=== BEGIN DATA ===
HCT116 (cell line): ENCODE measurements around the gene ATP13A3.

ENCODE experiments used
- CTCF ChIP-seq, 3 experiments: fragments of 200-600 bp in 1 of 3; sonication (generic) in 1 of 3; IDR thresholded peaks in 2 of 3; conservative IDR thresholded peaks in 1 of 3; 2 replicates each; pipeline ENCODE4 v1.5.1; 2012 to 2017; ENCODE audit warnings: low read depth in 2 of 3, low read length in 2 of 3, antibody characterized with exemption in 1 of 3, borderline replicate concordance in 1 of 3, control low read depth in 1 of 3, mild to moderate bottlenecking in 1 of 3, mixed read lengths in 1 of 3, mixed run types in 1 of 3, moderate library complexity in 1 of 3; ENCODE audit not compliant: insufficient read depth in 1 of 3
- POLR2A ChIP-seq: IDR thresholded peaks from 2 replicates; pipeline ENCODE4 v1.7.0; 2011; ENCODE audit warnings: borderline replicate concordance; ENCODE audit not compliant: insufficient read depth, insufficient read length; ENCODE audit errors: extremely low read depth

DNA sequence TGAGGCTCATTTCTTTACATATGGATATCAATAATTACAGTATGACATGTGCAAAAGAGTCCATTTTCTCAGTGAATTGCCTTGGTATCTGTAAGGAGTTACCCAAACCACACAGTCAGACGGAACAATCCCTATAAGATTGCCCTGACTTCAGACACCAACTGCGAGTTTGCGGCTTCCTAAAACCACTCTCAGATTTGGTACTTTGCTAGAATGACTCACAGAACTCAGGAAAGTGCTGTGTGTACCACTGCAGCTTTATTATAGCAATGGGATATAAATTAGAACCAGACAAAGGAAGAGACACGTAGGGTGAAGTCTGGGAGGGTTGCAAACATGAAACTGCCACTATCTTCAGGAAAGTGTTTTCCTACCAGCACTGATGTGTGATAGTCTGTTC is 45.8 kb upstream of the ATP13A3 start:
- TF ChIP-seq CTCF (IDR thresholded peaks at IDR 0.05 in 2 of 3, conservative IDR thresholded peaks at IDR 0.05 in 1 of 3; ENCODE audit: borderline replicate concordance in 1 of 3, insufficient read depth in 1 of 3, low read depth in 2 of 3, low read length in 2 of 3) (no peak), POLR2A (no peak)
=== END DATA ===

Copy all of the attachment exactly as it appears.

HCT116 (cell line): ENCODE measurements around the gene ATP13A3.

ENCODE experiments used
- CTCF ChIP-seq, 3 experiments: fragments of 200-600 bp in 1 of 3; sonication (generic) in 1 of 3; IDR thresholded peaks in 2 of 3; conservative IDR thresholded peaks in 1 of 3; 2 replicates each; pipeline ENCODE4 v1.5.1; 2012 to 2017; ENCODE audit warnings: low read depth in 2 of 3, low read length in 2 of 3, antibody characterized with exemption in 1 of 3, borderline replicate concordance in 1 of 3, control low read depth in 1 of 3, mild to moderate bottlenecking in 1 of 3, mixed read lengths in 1 of 3, mixed run types in 1 of 3, moderate library complexity in 1 of 3; ENCODE audit not compliant: insufficient read depth in 1 of 3
- POLR2A ChIP-seq: IDR thresholded peaks from 2 replicates; pipeline ENCODE4 v1.7.0; 2011; ENCODE audit warnings: borderline replicate concordance; ENCODE audit not compliant: insufficient read depth, insufficient read length; ENCODE audit errors: extremely low read depth

DNA sequence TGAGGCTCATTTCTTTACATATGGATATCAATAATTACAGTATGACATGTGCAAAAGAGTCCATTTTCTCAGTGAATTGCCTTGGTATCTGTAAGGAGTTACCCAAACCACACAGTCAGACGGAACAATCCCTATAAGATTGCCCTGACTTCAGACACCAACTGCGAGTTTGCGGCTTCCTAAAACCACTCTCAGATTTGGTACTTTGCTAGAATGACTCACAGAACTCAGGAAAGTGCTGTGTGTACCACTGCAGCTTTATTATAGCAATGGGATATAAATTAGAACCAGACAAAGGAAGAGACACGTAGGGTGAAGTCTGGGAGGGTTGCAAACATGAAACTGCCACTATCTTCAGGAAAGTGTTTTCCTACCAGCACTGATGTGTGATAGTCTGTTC is 45.8 kb upstream of the ATP13A3 start:
- TF ChIP-seq CTCF (IDR thresholded peaks at IDR 0.05 in 2 of 3, conservative IDR thresholded peaks at IDR 0.05 in 1 of 3; ENCODE audit: borderline replicate concordance in 1 of 3, insufficient read depth in 1 of 3, low read depth in 2 of 3, low read length in 2 of 3) (no peak), POLR2A (no peak)